Here’s one of those weird Kevin Bacon connection things. What in the world can the movie “21”, set to open this week, have in common with CAD world? The flick is about a group of MIT students who take on the Vegas casinos in the early 1990s and beat the odds, winning millions.
The upcoming movie, which starts Kevin Spacey and Laurence Fishburne, among others, is based on the non-fiction book by Ben Mezrich, entitled “Bringing Down the House: The Inside Story of Six MIT Students Who Took Vegas for Millions.” The MIT team employed advanced counting techniques, which the casinos didn’t like, but were considered legal.
Anyway, the CAD twist to all of this is that one of the original MIT blackjack team members was no other than Jon Hirschtick, the founder of SolidWorks. Hirschtick used his nearly $1 million winnings to help start the CAD leader, which was founded in 1993 and bought by Dassault Systemes in 1997.
Truchard will be presented the award at the 2014 Golden Mousetrap Awards ceremony during the co-located events Pacific Design & Manufacturing, MD&M West, WestPack, PLASTEC West, Electronics West, ATX West, and AeroCon.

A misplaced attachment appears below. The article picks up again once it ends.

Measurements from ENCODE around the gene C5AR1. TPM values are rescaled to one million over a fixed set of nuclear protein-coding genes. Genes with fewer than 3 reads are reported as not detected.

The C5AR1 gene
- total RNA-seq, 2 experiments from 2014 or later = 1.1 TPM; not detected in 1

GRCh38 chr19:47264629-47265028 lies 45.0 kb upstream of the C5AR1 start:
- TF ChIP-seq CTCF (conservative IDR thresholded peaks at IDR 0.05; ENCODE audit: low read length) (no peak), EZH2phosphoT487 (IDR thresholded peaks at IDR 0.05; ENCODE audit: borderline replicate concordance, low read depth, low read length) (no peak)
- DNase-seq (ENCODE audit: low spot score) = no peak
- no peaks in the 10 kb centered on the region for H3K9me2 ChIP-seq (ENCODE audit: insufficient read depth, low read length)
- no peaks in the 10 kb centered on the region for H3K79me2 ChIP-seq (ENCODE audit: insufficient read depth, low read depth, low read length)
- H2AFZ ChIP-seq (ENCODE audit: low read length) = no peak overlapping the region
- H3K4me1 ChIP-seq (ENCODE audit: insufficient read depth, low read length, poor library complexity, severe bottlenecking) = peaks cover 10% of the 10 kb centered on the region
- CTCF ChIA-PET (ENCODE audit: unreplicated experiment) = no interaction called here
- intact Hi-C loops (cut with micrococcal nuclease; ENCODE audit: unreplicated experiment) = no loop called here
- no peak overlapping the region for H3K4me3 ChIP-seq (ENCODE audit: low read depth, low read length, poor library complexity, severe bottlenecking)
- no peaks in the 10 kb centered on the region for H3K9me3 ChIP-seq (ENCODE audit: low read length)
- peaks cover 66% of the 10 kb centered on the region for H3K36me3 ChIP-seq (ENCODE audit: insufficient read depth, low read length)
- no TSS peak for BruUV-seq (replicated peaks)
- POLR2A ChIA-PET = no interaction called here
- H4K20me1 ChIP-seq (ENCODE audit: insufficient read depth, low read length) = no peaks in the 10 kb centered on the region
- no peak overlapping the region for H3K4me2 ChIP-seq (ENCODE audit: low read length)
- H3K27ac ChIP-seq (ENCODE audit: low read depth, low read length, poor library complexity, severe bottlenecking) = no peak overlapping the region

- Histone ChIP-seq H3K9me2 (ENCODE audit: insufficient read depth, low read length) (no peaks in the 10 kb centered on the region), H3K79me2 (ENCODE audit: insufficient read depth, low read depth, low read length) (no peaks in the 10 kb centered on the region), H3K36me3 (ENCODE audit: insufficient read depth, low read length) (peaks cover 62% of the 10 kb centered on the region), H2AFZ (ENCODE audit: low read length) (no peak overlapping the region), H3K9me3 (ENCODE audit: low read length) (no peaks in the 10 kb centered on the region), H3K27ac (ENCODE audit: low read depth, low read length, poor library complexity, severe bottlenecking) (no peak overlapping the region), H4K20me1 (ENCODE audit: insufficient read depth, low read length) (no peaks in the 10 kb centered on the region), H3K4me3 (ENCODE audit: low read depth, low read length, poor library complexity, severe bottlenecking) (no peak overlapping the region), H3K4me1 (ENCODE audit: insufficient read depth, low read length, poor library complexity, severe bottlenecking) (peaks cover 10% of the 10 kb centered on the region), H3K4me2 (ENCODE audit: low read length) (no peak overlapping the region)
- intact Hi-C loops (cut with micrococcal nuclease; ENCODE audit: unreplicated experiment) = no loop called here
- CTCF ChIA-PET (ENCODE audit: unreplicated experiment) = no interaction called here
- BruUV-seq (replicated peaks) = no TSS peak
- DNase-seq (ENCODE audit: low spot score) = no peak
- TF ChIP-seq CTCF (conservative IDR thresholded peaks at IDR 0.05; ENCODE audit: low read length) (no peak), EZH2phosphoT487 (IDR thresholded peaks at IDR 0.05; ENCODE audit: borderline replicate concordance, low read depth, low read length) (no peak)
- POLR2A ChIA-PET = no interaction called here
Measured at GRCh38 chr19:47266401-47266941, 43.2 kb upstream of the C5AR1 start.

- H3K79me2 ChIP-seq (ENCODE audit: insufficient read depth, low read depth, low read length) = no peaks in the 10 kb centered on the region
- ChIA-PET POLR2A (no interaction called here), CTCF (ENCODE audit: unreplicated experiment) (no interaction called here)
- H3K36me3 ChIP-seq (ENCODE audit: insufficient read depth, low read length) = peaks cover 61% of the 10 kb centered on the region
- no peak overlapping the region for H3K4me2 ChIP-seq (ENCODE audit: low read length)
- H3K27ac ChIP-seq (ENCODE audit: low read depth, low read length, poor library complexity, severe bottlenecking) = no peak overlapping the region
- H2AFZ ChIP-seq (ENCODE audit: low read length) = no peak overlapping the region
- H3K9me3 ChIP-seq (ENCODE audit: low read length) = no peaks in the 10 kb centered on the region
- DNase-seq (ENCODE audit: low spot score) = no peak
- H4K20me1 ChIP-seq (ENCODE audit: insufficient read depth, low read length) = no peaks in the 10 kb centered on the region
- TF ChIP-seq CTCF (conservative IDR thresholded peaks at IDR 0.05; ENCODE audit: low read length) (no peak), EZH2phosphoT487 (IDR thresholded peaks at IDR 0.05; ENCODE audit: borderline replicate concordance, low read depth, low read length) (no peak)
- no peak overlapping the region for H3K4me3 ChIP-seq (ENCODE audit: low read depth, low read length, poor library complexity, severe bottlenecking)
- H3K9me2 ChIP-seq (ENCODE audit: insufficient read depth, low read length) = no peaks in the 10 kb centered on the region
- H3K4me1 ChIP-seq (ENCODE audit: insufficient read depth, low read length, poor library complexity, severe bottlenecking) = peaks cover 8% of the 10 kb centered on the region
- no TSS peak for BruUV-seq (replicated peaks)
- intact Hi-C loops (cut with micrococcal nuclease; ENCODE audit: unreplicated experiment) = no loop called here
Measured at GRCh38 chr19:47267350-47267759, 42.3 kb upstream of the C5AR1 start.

Robots that walk have come a long way from simple barebones walking machines or pairs of legs without an upper body and head. Much of the research these days focuses on making more humanoid robots. But they are not all created equal.
The IEEE Computer Society has named the top 10 trends for 2014. You can expect the convergence of cloud computing and mobile devices, advances in health care data and devices, as well as privacy issues in social media to make the headlines. And 3D printing came out of nowhere to make a big splash.
For industrial control applications, or even a simple assembly line, that machine can go almost 24/7 without a break. But what happens when the task is a little more complex? That’s where the “smart” machine would come in. The smart machine is one that has some simple (or complex in some cases) processing capability to be able to adapt to changing conditions. Such machines are suited for a host of applications, including automotive, aerospace, defense, medical, computers and electronics, telecommunications, consumer goods, and so on. This discussion will examine what’s possible with smart machines, and what tradeoffs need to be made to implement such a solution.